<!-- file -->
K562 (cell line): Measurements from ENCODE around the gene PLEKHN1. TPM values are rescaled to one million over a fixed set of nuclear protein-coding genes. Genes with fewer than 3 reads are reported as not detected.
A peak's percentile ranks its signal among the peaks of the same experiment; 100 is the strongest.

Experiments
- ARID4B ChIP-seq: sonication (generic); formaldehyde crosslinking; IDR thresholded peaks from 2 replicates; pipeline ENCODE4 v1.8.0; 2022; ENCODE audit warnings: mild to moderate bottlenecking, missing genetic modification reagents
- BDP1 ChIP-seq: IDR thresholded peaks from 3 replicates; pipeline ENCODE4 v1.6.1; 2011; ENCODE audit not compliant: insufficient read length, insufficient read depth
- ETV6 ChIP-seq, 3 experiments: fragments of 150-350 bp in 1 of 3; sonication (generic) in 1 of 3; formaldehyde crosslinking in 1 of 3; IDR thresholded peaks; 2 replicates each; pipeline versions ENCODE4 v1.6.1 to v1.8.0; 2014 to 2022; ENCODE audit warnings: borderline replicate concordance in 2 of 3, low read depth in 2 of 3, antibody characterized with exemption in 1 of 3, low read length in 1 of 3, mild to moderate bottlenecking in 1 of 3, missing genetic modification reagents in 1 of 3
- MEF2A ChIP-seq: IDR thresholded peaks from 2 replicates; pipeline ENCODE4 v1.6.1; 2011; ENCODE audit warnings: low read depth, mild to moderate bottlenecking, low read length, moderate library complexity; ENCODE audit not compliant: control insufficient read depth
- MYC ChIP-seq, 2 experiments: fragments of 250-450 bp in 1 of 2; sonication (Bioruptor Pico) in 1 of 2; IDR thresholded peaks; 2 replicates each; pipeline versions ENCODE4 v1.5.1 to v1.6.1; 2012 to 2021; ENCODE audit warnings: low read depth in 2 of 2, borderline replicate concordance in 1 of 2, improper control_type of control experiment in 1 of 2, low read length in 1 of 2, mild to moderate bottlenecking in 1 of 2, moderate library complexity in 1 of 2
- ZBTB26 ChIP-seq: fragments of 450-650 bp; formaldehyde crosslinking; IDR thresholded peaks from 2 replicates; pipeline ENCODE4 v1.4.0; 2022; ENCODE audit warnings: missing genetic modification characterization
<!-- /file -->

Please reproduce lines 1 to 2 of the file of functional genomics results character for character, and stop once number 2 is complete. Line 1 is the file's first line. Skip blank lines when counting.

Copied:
K562 (cell line): Measurements from ENCODE around the gene PLEKHN1. TPM values are rescaled to one million over a fixed set of nuclear protein-coding genes. Genes with fewer than 3 reads are reported as not detected.
A peak's percentile ranks its signal among the peaks of the same experiment; 100 is the strongest.